Female soldiers ‘can fight on the frontline’ insists Portsmouth North MP

Penny Mordaunt, Portsmouth North MP
Penny Mordaunt, Portsmouth North MP
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ARMED forces minister Penny Mordaunt insists women can make the grade – amid a review into whether both sexes should be allowed to fight on the frontline in conflict areas together.

Women are prevented from joining infantry battalions, armoured regiments and the Royal Marines.

Armed Forces Minister Penny Mordaunt before watching a live firing exercise by members of the Infantry Battle School at the Sennybridge Training Area in the Brecon Beacons, Wales. PHOTO:: Andrew Matthews/PA Wire POLITICS_Army_180970.JPG

Armed Forces Minister Penny Mordaunt before watching a live firing exercise by members of the Infantry Battle School at the Sennybridge Training Area in the Brecon Beacons, Wales. PHOTO:: Andrew Matthews/PA Wire POLITICS_Army_180970.JPG

But that could be about to change this year following the end of a six-month review which is overseen by the head of the army.

The Portsmouth North MP championed women’s role in the forces shortly after seeing two female soldiers take part in a firing exercise during a visit to an army training unit near Brecon, mid-Wales.

Wearing a flak jacket and camouflage helmet, she said: ‘Women are already on the frontline. But clearly there are particular trades that have been closed off.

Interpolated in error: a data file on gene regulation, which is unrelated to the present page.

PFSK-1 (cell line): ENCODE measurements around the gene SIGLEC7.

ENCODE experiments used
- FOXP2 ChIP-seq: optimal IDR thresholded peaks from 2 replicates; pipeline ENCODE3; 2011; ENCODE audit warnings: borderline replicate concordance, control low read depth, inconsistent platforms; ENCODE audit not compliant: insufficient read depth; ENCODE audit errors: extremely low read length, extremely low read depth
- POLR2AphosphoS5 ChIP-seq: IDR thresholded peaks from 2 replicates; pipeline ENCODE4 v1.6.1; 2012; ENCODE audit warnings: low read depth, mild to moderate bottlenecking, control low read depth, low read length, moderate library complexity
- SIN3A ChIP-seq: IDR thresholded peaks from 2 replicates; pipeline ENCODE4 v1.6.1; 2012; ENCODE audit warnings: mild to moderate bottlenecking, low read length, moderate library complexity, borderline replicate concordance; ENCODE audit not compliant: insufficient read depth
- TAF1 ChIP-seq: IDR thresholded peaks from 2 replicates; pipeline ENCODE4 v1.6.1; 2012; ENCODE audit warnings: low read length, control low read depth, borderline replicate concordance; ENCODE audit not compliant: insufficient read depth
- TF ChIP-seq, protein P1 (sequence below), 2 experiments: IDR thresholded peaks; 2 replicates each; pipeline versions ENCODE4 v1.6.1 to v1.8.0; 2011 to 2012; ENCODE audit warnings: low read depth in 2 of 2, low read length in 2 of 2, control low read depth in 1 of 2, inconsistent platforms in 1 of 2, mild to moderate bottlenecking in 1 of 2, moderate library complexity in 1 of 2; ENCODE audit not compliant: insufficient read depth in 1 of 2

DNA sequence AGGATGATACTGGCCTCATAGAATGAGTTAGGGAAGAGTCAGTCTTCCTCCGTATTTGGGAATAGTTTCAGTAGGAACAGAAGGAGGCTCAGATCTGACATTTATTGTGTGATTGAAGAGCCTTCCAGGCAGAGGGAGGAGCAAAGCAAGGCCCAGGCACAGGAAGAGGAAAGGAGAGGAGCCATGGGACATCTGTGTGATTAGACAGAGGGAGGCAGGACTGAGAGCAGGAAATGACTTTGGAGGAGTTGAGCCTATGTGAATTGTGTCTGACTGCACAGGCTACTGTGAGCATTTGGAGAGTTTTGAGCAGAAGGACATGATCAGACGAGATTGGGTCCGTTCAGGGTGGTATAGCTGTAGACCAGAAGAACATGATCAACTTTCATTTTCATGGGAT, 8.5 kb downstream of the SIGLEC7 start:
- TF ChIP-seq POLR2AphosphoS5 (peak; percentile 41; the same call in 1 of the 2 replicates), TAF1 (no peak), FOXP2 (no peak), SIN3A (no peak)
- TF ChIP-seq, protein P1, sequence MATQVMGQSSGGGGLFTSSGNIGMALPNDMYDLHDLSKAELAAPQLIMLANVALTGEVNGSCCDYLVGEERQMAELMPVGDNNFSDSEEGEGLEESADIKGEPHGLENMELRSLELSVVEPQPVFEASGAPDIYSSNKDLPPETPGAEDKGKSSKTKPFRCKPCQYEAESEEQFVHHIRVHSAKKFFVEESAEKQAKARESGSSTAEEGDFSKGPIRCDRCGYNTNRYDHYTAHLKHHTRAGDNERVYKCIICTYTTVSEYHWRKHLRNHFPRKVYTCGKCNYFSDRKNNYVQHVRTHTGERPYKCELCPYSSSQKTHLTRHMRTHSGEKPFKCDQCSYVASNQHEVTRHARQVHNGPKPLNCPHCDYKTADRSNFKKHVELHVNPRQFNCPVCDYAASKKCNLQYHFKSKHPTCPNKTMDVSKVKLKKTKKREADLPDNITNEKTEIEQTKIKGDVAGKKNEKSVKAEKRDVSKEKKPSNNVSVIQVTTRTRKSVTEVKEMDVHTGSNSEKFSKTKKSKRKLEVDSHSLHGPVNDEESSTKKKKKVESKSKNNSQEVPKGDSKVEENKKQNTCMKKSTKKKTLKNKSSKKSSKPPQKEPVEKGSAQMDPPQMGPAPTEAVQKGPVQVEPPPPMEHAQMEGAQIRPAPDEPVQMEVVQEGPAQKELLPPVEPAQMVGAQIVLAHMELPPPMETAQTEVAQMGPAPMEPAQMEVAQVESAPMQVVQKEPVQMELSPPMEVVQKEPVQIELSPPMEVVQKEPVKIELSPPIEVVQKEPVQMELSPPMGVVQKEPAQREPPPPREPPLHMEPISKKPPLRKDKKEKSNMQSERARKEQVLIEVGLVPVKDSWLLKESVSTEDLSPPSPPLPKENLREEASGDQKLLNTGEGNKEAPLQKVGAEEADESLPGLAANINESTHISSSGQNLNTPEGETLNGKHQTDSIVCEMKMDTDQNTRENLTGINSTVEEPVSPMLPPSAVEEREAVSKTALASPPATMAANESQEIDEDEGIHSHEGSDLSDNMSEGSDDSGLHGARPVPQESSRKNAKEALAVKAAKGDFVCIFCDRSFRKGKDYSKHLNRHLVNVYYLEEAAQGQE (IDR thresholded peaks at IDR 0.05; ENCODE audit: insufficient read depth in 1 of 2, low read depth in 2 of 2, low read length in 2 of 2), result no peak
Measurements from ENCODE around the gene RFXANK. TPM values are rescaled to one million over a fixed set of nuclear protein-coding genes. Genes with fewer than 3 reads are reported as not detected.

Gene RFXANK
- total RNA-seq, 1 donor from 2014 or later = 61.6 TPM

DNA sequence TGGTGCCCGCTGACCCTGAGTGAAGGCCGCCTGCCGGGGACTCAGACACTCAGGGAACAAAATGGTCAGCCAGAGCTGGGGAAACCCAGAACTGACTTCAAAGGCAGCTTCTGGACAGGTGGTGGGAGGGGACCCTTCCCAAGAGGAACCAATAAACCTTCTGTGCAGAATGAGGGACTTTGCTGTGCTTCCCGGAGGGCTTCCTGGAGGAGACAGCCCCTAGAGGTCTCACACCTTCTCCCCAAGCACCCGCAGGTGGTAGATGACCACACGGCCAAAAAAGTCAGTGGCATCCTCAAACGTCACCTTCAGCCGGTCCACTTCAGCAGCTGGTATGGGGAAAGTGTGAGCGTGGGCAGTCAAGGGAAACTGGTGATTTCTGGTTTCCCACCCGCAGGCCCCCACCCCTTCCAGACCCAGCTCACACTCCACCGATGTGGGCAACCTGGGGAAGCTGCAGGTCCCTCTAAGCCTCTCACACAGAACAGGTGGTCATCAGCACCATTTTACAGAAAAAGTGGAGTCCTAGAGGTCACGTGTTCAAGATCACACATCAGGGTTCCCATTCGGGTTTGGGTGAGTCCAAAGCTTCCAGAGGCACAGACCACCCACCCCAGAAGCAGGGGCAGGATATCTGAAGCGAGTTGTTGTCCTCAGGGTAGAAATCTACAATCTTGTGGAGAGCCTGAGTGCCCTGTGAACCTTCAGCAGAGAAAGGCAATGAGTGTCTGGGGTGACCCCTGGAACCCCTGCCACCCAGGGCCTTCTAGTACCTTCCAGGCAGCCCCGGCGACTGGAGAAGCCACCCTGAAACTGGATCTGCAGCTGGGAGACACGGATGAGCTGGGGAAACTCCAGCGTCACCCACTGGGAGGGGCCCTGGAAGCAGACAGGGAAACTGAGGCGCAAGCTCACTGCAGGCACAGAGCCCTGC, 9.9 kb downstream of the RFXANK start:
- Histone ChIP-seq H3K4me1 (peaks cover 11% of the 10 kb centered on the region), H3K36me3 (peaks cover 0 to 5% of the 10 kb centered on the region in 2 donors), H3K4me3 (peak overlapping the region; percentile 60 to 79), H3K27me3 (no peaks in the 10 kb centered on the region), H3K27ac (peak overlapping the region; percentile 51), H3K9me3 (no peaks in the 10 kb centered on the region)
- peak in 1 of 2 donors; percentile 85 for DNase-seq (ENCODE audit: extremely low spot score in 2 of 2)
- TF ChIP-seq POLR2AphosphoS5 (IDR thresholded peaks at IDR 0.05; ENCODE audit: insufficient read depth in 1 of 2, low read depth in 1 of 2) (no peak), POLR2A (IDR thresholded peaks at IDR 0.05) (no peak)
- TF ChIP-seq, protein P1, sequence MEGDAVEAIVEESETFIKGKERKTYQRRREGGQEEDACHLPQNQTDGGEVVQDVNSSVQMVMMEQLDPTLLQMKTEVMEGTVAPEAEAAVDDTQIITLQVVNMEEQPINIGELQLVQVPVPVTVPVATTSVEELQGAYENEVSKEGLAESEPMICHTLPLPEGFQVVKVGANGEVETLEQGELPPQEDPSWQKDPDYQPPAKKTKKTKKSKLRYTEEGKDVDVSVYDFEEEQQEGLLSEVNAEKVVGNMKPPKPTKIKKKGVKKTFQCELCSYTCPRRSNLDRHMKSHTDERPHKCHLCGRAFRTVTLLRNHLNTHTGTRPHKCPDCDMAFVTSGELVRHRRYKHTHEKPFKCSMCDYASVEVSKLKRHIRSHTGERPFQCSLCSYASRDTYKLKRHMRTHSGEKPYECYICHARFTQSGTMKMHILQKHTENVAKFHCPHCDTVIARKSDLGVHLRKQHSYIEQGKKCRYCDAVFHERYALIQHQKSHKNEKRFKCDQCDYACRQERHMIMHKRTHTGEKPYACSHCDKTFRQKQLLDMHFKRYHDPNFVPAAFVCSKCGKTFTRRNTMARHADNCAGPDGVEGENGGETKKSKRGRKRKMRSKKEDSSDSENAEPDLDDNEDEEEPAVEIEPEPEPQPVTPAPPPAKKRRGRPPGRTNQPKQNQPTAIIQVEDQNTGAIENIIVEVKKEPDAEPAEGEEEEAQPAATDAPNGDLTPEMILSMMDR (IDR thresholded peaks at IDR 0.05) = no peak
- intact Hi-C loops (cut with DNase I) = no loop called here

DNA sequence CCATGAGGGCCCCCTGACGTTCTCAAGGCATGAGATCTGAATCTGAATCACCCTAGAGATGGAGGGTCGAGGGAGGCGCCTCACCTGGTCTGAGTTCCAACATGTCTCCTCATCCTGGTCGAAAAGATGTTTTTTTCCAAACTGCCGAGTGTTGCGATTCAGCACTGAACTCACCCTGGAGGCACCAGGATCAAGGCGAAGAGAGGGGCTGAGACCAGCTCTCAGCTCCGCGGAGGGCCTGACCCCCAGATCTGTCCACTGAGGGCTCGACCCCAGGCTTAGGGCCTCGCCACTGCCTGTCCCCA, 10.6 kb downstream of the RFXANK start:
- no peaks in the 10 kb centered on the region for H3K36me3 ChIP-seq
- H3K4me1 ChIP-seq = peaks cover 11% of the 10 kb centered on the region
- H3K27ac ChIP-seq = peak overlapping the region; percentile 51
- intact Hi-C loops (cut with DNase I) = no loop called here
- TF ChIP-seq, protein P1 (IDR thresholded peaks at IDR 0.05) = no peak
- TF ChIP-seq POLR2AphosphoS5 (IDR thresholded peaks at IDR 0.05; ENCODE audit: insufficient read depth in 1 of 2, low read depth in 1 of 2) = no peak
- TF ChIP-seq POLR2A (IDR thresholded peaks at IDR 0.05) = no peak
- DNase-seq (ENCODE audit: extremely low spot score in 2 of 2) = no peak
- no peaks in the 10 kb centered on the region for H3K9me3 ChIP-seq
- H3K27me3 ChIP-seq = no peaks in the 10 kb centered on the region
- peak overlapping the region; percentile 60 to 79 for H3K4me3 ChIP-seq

‘I think we are doing something a bit different from other nations which have tended to focus on whether women can make the grade.

‘Well, it’s clear they can make the grade in the military across lots of different roles.

‘We are looking at if you can put women in these trades, can they endure at least the average length of career.

‘It’s no good getting through the training course, passing all of that, if you can’t actually can’t have a career in the profession that you want to serve in.

‘We are doing an additional piece of work looking at the physiology of 
women, why men and women have particular injuries and looking at what we can do to mitigate that and support them better.’

Ms Mordaunt visited the Infantry Battle School, based at Dering Lines, Brecon, which is the largest military training area in Wales.

The MP witnessed Dismounted Close Combat course in the barren Sennybridge Training Area facility - which saw students use live ammunition.

An army spokesman said: ‘The exercise is designed to be physically and conceptually demanding to reflect the character of modern conflict.’

Ms Mordaunt’s remarks came just days after reports of that two female British soliders, fighting alongside the SAS, were involved in a shootout against Isil in Iraq.

The women, both in their twenties, were part of the elite Special Reconnaissance Regiment, when they were ambushed.